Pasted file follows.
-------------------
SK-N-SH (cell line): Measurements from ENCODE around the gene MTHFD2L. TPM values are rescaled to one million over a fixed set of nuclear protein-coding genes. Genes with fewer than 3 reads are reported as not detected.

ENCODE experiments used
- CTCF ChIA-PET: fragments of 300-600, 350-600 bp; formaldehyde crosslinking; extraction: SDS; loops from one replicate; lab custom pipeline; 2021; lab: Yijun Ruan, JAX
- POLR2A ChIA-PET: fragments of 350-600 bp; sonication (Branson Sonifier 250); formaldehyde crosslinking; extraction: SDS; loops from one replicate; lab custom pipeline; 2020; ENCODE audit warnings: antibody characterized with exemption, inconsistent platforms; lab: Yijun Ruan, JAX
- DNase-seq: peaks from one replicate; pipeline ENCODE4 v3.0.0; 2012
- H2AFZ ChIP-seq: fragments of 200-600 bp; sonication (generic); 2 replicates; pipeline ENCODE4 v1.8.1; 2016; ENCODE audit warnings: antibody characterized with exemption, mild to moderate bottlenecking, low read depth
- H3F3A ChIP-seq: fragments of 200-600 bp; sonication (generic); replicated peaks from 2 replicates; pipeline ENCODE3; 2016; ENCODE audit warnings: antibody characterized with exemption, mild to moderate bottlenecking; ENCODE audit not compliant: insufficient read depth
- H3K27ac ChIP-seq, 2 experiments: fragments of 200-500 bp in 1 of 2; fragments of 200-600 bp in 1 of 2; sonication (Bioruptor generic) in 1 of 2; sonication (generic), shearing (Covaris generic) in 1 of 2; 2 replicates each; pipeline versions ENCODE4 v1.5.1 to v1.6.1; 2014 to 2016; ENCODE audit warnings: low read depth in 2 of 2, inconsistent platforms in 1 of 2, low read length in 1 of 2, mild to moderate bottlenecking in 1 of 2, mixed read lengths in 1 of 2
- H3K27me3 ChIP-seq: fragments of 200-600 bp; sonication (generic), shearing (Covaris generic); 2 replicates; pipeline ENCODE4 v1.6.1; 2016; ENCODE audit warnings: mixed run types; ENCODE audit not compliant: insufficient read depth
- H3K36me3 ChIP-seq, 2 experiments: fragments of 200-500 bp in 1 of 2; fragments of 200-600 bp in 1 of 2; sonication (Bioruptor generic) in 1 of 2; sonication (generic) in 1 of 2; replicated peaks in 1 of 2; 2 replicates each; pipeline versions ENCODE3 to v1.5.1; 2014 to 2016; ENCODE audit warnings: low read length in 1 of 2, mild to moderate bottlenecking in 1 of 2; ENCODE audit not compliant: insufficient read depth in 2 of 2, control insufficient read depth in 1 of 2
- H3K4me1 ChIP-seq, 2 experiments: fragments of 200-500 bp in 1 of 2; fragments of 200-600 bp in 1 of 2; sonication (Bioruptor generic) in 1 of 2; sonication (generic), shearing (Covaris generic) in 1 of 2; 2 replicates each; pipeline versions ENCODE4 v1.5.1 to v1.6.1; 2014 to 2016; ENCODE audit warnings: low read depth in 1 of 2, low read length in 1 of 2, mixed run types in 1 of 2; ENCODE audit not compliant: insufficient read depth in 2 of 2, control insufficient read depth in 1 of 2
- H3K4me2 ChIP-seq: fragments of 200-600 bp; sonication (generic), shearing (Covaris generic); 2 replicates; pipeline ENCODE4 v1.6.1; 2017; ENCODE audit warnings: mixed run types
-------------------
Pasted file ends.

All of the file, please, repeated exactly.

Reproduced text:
SK-N-SH (cell line): Measurements from ENCODE around the gene MTHFD2L. TPM values are rescaled to one million over a fixed set of nuclear protein-coding genes. Genes with fewer than 3 reads are reported as not detected.

ENCODE experiments used
- CTCF ChIA-PET: fragments of 300-600, 350-600 bp; formaldehyde crosslinking; extraction: SDS; loops from one replicate; lab custom pipeline; 2021; lab: Yijun Ruan, JAX
- POLR2A ChIA-PET: fragments of 350-600 bp; sonication (Branson Sonifier 250); formaldehyde crosslinking; extraction: SDS; loops from one replicate; lab custom pipeline; 2020; ENCODE audit warnings: antibody characterized with exemption, inconsistent platforms; lab: Yijun Ruan, JAX
- DNase-seq: peaks from one replicate; pipeline ENCODE4 v3.0.0; 2012
- H2AFZ ChIP-seq: fragments of 200-600 bp; sonication (generic); 2 replicates; pipeline ENCODE4 v1.8.1; 2016; ENCODE audit warnings: antibody characterized with exemption, mild to moderate bottlenecking, low read depth
- H3F3A ChIP-seq: fragments of 200-600 bp; sonication (generic); replicated peaks from 2 replicates; pipeline ENCODE3; 2016; ENCODE audit warnings: antibody characterized with exemption, mild to moderate bottlenecking; ENCODE audit not compliant: insufficient read depth
- H3K27ac ChIP-seq, 2 experiments: fragments of 200-500 bp in 1 of 2; fragments of 200-600 bp in 1 of 2; sonication (Bioruptor generic) in 1 of 2; sonication (generic), shearing (Covaris generic) in 1 of 2; 2 replicates each; pipeline versions ENCODE4 v1.5.1 to v1.6.1; 2014 to 2016; ENCODE audit warnings: low read depth in 2 of 2, inconsistent platforms in 1 of 2, low read length in 1 of 2, mild to moderate bottlenecking in 1 of 2, mixed read lengths in 1 of 2
- H3K27me3 ChIP-seq: fragments of 200-600 bp; sonication (generic), shearing (Covaris generic); 2 replicates; pipeline ENCODE4 v1.6.1; 2016; ENCODE audit warnings: mixed run types; ENCODE audit not compliant: insufficient read depth
- H3K36me3 ChIP-seq, 2 experiments: fragments of 200-500 bp in 1 of 2; fragments of 200-600 bp in 1 of 2; sonication (Bioruptor generic) in 1 of 2; sonication (generic) in 1 of 2; replicated peaks in 1 of 2; 2 replicates each; pipeline versions ENCODE3 to v1.5.1; 2014 to 2016; ENCODE audit warnings: low read length in 1 of 2, mild to moderate bottlenecking in 1 of 2; ENCODE audit not compliant: insufficient read depth in 2 of 2, control insufficient read depth in 1 of 2
- H3K4me1 ChIP-seq, 2 experiments: fragments of 200-500 bp in 1 of 2; fragments of 200-600 bp in 1 of 2; sonication (Bioruptor generic) in 1 of 2; sonication (generic), shearing (Covaris generic) in 1 of 2; 2 replicates each; pipeline versions ENCODE4 v1.5.1 to v1.6.1; 2014 to 2016; ENCODE audit warnings: low read depth in 1 of 2, low read length in 1 of 2, mixed run types in 1 of 2; ENCODE audit not compliant: insufficient read depth in 2 of 2, control insufficient read depth in 1 of 2
- H3K4me2 ChIP-seq: fragments of 200-600 bp; sonication (generic), shearing (Covaris generic); 2 replicates; pipeline ENCODE4 v1.6.1; 2017; ENCODE audit warnings: mixed run types